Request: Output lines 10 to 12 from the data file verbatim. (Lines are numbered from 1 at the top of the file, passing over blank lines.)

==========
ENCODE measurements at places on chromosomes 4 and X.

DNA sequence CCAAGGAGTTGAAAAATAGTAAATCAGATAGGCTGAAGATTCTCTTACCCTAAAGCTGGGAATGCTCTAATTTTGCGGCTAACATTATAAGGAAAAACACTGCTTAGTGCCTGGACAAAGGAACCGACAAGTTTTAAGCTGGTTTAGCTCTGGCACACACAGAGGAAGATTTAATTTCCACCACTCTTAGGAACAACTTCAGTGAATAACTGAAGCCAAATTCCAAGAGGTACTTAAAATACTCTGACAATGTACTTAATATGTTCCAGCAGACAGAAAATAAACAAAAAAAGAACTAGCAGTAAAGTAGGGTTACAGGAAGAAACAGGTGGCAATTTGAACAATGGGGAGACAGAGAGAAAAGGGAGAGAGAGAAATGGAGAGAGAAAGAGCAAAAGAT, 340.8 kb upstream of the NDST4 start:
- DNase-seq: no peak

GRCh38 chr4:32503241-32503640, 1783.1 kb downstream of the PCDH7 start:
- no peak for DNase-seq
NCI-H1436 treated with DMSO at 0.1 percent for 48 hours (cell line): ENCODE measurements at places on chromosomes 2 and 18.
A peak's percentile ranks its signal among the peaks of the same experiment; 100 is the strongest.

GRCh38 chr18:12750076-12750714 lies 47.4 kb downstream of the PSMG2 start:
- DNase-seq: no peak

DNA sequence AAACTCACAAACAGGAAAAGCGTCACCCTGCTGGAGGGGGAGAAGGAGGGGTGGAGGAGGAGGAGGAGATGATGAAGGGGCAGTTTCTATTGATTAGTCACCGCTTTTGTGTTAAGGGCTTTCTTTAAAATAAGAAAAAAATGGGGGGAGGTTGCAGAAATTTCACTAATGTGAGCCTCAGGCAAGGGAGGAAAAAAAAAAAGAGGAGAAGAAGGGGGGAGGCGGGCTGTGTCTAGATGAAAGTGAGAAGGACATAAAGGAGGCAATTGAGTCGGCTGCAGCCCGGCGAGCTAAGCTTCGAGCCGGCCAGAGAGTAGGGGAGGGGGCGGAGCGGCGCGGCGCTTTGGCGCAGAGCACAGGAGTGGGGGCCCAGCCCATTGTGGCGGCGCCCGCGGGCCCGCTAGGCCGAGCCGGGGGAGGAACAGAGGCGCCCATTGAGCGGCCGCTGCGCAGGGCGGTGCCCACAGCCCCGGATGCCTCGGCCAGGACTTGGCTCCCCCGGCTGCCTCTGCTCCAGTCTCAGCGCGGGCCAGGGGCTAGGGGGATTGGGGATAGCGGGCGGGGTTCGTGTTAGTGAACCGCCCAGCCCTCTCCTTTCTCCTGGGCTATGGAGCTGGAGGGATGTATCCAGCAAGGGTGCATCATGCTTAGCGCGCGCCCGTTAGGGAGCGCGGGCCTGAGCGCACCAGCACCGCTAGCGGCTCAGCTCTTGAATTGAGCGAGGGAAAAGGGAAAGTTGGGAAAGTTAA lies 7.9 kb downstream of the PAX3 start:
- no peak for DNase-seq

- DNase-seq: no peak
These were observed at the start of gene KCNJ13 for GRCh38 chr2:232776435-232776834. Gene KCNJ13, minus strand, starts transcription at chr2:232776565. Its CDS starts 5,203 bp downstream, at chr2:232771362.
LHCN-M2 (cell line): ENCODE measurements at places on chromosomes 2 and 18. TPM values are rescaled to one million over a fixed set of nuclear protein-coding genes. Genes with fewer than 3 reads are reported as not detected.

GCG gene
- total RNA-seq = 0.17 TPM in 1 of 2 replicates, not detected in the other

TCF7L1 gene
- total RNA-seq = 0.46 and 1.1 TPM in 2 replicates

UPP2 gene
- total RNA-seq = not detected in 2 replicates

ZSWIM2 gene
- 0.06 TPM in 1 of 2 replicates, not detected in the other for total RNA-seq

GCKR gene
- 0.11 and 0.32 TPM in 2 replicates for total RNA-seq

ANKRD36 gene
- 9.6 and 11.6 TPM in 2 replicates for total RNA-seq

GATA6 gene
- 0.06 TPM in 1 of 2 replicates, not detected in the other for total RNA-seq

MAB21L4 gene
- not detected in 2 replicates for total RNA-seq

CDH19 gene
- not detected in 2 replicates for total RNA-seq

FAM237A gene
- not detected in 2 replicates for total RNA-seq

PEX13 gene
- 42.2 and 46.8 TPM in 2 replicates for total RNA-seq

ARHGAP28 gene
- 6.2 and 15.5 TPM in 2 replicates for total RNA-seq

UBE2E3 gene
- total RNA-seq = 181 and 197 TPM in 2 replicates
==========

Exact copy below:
DNA sequence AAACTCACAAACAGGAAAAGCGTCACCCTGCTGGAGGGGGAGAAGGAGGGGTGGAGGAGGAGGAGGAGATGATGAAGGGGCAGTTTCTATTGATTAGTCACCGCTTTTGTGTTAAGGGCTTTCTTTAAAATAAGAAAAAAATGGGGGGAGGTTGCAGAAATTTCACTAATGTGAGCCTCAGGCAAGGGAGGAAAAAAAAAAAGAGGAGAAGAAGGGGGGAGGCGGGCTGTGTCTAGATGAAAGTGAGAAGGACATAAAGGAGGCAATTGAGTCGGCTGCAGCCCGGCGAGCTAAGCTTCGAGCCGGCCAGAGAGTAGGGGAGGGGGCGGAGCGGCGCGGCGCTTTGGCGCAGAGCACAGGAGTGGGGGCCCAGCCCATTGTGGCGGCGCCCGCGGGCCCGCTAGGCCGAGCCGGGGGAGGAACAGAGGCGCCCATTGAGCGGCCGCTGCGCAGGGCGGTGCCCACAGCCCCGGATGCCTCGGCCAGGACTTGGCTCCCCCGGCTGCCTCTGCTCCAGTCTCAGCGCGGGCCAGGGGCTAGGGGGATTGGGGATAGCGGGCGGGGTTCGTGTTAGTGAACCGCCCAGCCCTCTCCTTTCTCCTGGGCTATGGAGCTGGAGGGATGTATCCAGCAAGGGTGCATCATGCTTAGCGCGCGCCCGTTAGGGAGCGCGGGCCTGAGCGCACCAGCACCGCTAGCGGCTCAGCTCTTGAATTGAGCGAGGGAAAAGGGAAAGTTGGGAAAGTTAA lies 7.9 kb downstream of the PAX3 start:
- no peak for DNase-seq

- DNase-seq: no peak